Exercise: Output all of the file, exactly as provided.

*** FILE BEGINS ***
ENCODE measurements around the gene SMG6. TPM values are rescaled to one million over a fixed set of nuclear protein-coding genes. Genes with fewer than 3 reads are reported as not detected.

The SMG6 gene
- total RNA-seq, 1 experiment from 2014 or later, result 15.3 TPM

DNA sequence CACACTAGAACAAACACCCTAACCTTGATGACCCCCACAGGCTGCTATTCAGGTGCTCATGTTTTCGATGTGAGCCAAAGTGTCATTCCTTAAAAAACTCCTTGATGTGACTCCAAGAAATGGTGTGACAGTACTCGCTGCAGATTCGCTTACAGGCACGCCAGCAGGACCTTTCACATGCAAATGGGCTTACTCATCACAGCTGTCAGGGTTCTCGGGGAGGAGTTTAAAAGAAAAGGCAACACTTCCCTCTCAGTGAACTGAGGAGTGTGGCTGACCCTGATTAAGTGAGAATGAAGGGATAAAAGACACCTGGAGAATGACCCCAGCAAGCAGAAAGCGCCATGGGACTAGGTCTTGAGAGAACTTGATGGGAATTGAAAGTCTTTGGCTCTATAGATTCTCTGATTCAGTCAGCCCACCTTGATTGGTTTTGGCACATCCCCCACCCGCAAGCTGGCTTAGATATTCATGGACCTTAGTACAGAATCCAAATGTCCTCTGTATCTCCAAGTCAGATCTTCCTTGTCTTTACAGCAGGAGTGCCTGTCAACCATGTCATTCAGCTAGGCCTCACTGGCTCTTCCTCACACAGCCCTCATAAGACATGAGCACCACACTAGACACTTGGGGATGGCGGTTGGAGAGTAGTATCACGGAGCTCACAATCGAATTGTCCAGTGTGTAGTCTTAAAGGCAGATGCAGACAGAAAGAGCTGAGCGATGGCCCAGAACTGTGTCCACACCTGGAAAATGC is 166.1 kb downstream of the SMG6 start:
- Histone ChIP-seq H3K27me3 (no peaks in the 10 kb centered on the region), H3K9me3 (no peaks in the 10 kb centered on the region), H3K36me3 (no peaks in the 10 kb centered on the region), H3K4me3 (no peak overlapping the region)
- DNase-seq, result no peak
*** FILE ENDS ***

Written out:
ENCODE measurements around the gene SMG6. TPM values are rescaled to one million over a fixed set of nuclear protein-coding genes. Genes with fewer than 3 reads are reported as not detected.

The SMG6 gene
- total RNA-seq, 1 experiment from 2014 or later, result 15.3 TPM

DNA sequence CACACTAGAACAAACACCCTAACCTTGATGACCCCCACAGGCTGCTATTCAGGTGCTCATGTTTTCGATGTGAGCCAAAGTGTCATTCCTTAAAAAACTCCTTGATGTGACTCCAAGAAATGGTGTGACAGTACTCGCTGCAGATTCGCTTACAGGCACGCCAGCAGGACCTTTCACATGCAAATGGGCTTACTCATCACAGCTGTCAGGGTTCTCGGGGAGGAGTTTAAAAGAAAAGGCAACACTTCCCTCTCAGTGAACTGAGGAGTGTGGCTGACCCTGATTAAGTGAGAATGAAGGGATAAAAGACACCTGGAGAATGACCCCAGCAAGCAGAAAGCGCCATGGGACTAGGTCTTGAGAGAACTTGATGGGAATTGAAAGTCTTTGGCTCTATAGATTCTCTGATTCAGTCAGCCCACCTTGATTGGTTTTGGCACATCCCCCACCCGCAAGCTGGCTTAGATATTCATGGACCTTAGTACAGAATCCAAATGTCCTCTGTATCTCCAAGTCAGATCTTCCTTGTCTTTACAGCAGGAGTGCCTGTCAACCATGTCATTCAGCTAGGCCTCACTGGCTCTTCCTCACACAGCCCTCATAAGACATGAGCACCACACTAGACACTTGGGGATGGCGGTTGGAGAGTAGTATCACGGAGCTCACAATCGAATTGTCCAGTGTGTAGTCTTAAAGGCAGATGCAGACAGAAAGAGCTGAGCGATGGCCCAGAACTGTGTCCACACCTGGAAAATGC is 166.1 kb downstream of the SMG6 start:
- Histone ChIP-seq H3K27me3 (no peaks in the 10 kb centered on the region), H3K9me3 (no peaks in the 10 kb centered on the region), H3K36me3 (no peaks in the 10 kb centered on the region), H3K4me3 (no peak overlapping the region)
- DNase-seq, result no peak